Poetry leapt off the page and lit up the stage amid therapeutic wilderness and children’s dreams, before Kenyan Kariuki wa Nyamu fended off fierce competition from Nigerians to win the inaugural Haiku prize
SWEET escape from the fumes and the noise of the city
Into the freshness and sereneness of Mother Nature
For what better way to awaken the poet within
Than to walk through the heart of Mabira forest
As Babishai 2017 beckons you to be wild and free
SWEET serenade by a choir of birds and crickets
A monkey swings away as if chasing a cheating wife
A giant black millipede coils up at a nagging touch
Red ants aim for the highest point of friendship with a girl
Before you can say “Ouch!” she has vented in a poem
SWEET healing from the juices of tree roots and barks
They cure malaria, some cancers and even impotence
But who will treat the sickness of Musamia river?
Falling as it flees from a factory force-feeding it foulness
It breaks a poet’s heart how brown its teeth have become
SWEET sounds of the guitar at the Ugandan Arts Trust
A thousand voices rise to belt out boda boda anthems
Taking you on a matatu tour from the old taxi park
The African Poetry Library waves at you and shouts
“Don’t be a passenger without a voice!”
SWEET installation of artwork on paper panels
By an artist in residency passionate about migration
Words, quotes, calendar and broken mirrors
Induce deep meditation and varied interpretations
Before she recites with emphasis, “We are one people!”
SWEET stroll through the grassy slopes of Maisha Garden
Grab a ‘Rolex’ and enjoy a kabaka’s view of Lake Victoria
Then listen to drums and harps at the amphitheatre
As the hunter who doesn’t carry a gun is preyed on by a poetess
And a seated poet prompts repeated cries of “Tontoma!”
SWEET this and that from the little angels at the Uganda Museum
Miserably poor in one act, boisterously rich in the next one
You’ve got to admire their confidence on stage!
They dash here and there in a frantic treasure hunt
And mingle-mingle with you as they dare to dream
SWEET lessons from two leading poets in workshops
From free-styling forgotten lines and costuming on stage
To studying your audience — don’t perform erotica in church!
Beba beba chanters, waragi bingers, professional mourners wax lyrical
Don’t just capture the poetry in English; give mother tongue a chance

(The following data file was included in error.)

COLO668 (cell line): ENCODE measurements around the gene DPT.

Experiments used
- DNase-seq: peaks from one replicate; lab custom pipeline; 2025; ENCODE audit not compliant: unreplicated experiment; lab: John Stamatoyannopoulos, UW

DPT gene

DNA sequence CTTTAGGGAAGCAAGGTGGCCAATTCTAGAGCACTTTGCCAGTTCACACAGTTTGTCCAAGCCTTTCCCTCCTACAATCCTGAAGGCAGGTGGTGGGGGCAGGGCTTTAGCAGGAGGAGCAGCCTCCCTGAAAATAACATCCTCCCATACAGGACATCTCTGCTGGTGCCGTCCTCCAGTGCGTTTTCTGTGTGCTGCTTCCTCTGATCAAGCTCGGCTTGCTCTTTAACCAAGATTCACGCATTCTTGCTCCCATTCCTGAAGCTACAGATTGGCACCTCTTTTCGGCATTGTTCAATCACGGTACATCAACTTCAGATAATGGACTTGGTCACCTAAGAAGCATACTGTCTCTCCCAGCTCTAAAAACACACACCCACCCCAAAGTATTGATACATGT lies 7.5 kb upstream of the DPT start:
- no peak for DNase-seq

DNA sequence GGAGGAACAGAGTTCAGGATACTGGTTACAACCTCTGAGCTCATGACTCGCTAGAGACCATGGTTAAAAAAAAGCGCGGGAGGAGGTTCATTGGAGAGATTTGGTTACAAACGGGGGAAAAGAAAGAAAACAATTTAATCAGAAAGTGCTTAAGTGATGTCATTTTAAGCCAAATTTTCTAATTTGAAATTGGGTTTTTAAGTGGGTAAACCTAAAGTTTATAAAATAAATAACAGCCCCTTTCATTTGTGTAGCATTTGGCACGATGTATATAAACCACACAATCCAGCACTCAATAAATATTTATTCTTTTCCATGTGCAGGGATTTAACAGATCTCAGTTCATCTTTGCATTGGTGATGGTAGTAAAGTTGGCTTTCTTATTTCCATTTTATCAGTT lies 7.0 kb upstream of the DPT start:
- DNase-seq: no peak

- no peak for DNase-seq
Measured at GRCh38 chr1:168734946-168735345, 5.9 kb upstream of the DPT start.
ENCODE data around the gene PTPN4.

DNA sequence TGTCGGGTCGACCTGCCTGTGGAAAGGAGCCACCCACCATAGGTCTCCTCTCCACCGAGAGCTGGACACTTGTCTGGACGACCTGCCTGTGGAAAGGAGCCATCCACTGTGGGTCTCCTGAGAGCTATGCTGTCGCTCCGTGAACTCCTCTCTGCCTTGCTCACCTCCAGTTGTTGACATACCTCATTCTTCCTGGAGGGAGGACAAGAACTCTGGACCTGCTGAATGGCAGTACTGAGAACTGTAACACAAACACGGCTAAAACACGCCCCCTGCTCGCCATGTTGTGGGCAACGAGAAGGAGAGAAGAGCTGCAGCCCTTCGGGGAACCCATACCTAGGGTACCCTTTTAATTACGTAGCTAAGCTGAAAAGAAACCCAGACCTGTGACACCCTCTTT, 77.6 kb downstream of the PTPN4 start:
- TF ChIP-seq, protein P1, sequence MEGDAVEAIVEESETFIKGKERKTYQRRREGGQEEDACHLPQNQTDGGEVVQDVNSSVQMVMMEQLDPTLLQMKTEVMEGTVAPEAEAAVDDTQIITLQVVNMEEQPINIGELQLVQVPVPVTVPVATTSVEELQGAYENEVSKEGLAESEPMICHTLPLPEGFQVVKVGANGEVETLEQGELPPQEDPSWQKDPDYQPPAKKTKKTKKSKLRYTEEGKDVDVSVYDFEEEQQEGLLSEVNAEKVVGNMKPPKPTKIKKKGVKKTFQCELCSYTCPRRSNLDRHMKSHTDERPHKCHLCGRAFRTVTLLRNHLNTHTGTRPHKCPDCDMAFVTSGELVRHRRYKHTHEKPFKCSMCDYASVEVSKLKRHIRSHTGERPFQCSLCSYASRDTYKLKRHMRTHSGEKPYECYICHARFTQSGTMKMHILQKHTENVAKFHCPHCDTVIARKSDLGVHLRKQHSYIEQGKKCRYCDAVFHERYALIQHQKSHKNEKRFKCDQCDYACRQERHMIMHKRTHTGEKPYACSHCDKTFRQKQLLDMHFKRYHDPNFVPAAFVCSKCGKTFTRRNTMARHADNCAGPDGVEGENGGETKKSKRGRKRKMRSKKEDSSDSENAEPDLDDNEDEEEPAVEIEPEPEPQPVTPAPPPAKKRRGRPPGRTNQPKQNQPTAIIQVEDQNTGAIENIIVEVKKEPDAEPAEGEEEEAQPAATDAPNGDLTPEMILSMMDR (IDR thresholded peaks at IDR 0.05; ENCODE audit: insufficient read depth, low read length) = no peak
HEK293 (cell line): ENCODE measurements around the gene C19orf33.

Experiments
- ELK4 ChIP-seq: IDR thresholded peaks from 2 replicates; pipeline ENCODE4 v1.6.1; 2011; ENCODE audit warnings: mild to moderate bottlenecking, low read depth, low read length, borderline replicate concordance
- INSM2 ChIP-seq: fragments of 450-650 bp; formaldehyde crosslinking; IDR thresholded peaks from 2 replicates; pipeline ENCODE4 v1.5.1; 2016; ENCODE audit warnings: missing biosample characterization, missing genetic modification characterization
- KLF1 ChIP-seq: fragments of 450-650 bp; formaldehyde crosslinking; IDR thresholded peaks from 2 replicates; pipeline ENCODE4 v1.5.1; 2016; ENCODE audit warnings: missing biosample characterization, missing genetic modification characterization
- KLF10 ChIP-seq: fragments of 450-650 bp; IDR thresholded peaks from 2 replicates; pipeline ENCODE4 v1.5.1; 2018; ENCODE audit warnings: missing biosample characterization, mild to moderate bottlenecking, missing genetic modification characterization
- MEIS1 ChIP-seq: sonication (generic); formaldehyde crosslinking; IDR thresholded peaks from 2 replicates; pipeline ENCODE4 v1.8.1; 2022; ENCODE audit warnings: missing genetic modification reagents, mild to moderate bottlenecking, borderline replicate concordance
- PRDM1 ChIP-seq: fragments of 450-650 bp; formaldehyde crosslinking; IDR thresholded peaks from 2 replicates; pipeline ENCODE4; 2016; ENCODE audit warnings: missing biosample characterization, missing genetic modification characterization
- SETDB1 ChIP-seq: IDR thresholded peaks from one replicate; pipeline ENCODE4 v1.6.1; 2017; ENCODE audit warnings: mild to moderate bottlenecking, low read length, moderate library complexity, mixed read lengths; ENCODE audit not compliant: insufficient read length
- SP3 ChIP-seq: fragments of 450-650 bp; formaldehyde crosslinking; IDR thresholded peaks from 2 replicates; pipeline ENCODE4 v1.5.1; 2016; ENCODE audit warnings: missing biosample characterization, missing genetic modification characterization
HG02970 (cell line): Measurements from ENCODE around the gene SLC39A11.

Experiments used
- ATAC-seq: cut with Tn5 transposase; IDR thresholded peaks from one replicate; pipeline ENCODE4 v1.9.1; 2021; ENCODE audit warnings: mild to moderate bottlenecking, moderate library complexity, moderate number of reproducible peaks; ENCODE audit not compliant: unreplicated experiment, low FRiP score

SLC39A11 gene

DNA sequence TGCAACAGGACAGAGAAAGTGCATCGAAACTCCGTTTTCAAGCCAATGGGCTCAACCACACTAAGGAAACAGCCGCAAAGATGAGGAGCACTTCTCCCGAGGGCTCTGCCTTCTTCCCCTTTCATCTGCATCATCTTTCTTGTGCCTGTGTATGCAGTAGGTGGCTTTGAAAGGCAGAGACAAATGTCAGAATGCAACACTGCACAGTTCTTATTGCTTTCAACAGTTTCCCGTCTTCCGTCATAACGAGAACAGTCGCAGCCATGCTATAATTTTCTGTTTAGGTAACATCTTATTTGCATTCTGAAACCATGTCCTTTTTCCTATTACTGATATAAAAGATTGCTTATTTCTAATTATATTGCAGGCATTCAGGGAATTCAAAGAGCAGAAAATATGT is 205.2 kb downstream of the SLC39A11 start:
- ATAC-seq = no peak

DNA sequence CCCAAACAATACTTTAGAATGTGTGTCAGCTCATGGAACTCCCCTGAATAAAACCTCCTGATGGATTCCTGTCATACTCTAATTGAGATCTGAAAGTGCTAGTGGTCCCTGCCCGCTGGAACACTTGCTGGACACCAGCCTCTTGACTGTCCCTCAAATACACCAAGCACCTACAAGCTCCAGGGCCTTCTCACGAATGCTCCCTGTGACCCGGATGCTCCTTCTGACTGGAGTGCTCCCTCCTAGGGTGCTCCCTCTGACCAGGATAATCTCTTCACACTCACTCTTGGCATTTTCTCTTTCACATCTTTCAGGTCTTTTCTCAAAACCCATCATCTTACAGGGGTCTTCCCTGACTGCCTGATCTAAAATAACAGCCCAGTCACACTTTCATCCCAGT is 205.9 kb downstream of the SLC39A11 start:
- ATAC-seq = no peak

SWEET culmination at the dinner in Humura Resort
As spoilt poets confuse the African woman with high school love
Until she begs them to “free me” or sieve their passions
And after the human right to a full stomach is discussed
A Haiku prize awarding leaves the winner “lost for words”
TO be at one with nature and inspired by the communion
To meet talented minds and expand your literary circle
To see the faces behind great books and get their autographs
To learn from the best and watch tomorrow’s stars shine young
Sweet does not begin to describe the whole experience
Dedicated to the organisers of the annual festival, led by its founder Beverley Nambozo, and the many poets and lovers of poetry who attended the event
Tom Jalio is an editor by day, writer by night, runner part-time. He won the Babishai Poetry Award in 2014 with There was once something special here (http://bit.ly/SthSpcl) and has since then been a Poetry Ambassador, judging at the Kampala Toastmasters Challenge and reporting on the Poetry Slam Africa (http://bit.ly/SlmAfrka). His short story, No rest for the wicked (http://bit.ly/NbiGrit) appeared in the 2013 anthology Nairobi Grit, while his passion for running is captured in The other side of the Nairobi Stanchart Marathon (http://bit.ly/LonelyMrthnr). His other notable works include Mama Africa gives birth to poetry (http://bit.ly/BabishaiFestival) and King’s Worst Slayers (http://bit.ly/mohawkdown). A quiet boy beneath a loud hat, Jalio lets his writing do the talking. His work is compiled at http://bit.ly/JalioTales
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